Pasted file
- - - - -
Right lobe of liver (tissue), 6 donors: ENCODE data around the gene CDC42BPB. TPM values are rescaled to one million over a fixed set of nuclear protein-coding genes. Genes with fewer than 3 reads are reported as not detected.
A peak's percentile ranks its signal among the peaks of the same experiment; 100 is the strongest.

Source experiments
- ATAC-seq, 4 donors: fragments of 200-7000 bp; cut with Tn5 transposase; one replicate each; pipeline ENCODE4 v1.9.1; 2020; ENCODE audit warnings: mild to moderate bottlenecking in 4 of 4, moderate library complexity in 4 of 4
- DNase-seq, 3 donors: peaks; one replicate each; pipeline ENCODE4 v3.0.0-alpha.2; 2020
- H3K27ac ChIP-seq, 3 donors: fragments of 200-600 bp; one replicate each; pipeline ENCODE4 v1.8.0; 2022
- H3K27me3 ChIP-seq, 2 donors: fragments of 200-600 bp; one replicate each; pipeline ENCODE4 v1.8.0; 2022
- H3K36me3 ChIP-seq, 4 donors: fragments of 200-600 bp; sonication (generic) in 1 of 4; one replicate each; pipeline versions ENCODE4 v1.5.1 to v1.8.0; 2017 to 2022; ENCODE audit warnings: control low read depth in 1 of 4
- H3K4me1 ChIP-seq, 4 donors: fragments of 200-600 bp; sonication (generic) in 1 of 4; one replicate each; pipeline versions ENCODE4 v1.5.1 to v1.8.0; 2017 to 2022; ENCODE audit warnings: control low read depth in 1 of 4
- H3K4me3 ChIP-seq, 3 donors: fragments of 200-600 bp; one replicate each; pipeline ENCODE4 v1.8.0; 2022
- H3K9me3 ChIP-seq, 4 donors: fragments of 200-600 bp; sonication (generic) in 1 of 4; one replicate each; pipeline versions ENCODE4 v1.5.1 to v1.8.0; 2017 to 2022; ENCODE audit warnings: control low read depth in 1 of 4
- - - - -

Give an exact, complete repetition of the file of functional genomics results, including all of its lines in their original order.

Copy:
Right lobe of liver (tissue), 6 donors: ENCODE data around the gene CDC42BPB. TPM values are rescaled to one million over a fixed set of nuclear protein-coding genes. Genes with fewer than 3 reads are reported as not detected.
A peak's percentile ranks its signal among the peaks of the same experiment; 100 is the strongest.

Source experiments
- ATAC-seq, 4 donors: fragments of 200-7000 bp; cut with Tn5 transposase; one replicate each; pipeline ENCODE4 v1.9.1; 2020; ENCODE audit warnings: mild to moderate bottlenecking in 4 of 4, moderate library complexity in 4 of 4
- DNase-seq, 3 donors: peaks; one replicate each; pipeline ENCODE4 v3.0.0-alpha.2; 2020
- H3K27ac ChIP-seq, 3 donors: fragments of 200-600 bp; one replicate each; pipeline ENCODE4 v1.8.0; 2022
- H3K27me3 ChIP-seq, 2 donors: fragments of 200-600 bp; one replicate each; pipeline ENCODE4 v1.8.0; 2022
- H3K36me3 ChIP-seq, 4 donors: fragments of 200-600 bp; sonication (generic) in 1 of 4; one replicate each; pipeline versions ENCODE4 v1.5.1 to v1.8.0; 2017 to 2022; ENCODE audit warnings: control low read depth in 1 of 4
- H3K4me1 ChIP-seq, 4 donors: fragments of 200-600 bp; sonication (generic) in 1 of 4; one replicate each; pipeline versions ENCODE4 v1.5.1 to v1.8.0; 2017 to 2022; ENCODE audit warnings: control low read depth in 1 of 4
- H3K4me3 ChIP-seq, 3 donors: fragments of 200-600 bp; one replicate each; pipeline ENCODE4 v1.8.0; 2022
- H3K9me3 ChIP-seq, 4 donors: fragments of 200-600 bp; sonication (generic) in 1 of 4; one replicate each; pipeline versions ENCODE4 v1.5.1 to v1.8.0; 2017 to 2022; ENCODE audit warnings: control low read depth in 1 of 4